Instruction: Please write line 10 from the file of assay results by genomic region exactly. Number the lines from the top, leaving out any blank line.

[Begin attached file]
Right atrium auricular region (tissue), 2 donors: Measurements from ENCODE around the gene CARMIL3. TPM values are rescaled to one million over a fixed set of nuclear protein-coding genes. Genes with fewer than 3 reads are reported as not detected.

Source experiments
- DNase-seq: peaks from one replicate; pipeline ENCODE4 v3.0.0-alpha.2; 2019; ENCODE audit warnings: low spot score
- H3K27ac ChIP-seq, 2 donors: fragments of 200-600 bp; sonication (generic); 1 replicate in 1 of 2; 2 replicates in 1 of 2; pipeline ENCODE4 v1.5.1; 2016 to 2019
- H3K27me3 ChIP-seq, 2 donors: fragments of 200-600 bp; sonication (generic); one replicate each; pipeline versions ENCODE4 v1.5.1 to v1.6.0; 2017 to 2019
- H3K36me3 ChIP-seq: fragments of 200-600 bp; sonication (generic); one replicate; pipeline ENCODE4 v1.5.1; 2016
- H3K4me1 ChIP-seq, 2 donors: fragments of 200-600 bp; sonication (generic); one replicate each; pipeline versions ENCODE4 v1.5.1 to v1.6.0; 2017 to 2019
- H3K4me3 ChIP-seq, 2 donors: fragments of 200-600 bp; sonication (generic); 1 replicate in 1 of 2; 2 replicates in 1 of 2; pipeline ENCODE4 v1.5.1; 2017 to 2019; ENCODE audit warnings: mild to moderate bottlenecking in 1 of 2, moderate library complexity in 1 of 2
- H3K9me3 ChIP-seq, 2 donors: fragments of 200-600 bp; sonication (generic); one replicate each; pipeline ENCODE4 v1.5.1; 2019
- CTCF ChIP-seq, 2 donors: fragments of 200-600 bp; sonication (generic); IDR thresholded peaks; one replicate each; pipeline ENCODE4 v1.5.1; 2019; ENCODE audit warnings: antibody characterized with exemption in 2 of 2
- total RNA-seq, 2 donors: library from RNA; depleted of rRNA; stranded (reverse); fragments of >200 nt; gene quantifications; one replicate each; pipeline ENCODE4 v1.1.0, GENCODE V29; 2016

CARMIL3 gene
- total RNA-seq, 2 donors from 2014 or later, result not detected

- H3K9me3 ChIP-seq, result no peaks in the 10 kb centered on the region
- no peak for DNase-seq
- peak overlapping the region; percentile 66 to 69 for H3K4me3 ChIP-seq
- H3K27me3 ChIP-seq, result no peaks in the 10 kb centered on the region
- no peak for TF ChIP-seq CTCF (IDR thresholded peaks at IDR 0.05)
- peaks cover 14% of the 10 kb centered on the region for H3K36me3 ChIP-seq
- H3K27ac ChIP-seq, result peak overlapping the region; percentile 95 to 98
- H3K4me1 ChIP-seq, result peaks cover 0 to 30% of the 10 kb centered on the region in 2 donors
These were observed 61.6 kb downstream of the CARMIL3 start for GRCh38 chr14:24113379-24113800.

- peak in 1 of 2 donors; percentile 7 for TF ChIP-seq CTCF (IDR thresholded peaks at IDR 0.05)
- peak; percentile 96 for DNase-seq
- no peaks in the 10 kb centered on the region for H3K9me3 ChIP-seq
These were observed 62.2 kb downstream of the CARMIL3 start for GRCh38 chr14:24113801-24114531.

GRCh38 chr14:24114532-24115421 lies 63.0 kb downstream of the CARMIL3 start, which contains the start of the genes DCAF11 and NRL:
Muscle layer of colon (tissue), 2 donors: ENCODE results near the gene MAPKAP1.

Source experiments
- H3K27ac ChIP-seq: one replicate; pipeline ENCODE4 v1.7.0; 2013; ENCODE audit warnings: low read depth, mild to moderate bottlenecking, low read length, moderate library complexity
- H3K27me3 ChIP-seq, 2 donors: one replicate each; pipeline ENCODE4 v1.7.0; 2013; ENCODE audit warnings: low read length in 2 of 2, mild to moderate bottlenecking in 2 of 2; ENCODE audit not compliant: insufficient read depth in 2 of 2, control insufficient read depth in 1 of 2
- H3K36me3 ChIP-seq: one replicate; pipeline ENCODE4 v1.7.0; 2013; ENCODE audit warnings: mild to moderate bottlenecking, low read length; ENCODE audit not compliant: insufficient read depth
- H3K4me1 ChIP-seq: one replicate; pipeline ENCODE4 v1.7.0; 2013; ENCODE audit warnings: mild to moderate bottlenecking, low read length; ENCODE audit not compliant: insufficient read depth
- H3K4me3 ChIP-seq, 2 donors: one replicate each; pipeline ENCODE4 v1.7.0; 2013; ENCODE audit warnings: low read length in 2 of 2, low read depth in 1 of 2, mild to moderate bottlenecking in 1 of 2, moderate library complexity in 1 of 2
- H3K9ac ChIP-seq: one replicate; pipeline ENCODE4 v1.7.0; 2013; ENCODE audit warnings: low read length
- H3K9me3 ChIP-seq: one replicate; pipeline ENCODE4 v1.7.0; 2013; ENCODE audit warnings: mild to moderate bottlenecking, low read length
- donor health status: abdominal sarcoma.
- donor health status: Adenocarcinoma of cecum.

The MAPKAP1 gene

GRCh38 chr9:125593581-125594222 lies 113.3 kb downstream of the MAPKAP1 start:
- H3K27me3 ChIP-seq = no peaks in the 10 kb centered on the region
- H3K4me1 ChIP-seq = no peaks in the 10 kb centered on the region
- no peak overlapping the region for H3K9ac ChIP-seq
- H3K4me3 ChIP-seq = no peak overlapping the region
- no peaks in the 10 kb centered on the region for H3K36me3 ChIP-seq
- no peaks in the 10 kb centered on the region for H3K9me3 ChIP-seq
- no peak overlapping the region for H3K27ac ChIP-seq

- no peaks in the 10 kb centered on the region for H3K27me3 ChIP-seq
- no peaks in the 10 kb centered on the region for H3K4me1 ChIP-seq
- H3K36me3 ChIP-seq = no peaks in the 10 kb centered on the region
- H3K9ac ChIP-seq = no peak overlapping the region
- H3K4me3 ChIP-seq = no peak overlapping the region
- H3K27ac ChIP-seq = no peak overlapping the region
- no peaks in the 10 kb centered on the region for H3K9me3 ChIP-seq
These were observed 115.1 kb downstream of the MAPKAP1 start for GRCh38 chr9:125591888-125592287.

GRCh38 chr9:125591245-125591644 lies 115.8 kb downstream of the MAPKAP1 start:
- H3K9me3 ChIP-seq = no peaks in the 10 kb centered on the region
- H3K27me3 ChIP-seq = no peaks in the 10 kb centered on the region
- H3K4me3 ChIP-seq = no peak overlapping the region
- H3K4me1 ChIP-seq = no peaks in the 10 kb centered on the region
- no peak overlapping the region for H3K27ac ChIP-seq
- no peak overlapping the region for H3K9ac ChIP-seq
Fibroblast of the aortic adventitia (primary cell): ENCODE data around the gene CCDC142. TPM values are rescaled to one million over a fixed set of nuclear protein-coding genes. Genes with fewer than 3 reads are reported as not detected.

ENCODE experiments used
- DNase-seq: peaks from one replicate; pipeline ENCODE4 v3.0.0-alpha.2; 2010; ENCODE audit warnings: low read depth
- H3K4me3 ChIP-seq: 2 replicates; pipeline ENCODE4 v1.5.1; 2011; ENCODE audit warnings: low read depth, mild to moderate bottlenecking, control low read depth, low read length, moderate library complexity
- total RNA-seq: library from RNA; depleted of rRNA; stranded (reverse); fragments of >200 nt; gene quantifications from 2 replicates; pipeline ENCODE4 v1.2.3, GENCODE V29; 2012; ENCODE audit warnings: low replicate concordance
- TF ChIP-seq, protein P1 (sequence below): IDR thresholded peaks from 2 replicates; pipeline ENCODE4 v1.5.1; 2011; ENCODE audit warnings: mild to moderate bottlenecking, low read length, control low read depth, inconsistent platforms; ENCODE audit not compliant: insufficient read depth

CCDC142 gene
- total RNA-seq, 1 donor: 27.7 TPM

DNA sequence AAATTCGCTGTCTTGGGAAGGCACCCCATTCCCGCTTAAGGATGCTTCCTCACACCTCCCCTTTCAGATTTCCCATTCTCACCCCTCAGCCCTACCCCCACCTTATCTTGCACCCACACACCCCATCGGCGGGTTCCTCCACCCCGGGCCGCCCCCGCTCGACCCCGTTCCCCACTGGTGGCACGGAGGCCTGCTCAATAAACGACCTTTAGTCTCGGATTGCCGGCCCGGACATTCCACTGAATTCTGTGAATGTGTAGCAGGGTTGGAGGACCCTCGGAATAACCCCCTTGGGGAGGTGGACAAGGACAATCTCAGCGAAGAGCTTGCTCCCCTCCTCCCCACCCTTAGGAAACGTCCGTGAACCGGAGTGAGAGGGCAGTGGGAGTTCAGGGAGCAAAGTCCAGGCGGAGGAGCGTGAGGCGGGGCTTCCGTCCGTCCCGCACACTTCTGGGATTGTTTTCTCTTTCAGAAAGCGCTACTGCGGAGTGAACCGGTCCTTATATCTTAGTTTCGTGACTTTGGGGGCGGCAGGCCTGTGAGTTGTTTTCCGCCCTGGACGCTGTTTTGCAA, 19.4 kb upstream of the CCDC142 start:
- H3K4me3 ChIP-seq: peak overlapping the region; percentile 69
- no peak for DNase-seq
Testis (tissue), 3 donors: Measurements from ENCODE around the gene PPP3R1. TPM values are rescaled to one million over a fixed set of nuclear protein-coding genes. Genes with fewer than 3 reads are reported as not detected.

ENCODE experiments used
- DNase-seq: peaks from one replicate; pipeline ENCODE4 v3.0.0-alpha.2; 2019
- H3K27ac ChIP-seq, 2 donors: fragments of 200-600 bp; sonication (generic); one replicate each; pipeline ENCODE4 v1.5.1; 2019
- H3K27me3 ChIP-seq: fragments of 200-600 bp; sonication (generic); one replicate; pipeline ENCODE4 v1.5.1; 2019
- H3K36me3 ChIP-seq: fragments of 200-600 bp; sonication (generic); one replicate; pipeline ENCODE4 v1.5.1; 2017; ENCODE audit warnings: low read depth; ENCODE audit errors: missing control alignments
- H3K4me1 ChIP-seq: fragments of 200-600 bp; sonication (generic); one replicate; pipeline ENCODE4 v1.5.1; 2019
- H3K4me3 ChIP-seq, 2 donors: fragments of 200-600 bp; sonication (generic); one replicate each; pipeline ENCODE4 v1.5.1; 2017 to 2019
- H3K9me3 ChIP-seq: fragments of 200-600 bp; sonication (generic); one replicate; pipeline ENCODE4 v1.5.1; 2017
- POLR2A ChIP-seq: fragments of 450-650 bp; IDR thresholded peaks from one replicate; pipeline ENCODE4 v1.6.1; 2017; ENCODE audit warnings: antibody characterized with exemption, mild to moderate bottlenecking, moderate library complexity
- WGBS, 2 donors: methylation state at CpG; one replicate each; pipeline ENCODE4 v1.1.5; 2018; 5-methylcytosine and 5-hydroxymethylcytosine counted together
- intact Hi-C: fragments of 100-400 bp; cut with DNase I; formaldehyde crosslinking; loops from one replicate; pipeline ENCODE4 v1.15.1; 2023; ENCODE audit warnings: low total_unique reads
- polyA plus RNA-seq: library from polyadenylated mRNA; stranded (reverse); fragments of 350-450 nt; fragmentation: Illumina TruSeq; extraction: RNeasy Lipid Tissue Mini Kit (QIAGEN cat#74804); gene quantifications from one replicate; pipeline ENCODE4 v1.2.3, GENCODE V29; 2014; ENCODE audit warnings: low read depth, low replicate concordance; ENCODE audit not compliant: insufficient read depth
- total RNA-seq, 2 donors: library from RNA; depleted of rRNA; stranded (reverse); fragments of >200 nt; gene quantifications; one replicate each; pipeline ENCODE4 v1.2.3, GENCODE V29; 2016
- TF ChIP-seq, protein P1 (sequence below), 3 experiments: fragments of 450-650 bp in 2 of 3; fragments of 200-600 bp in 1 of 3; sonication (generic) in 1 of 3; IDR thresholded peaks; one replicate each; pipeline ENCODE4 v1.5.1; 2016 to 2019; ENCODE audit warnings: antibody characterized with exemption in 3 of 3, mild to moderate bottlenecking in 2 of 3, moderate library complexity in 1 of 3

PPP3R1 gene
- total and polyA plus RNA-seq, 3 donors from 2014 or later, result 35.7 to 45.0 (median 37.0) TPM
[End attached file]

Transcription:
- CTCF ChIP-seq, 2 donors: fragments of 200-600 bp; sonication (generic); IDR thresholded peaks; one replicate each; pipeline ENCODE4 v1.5.1; 2019; ENCODE audit warnings: antibody characterized with exemption in 2 of 2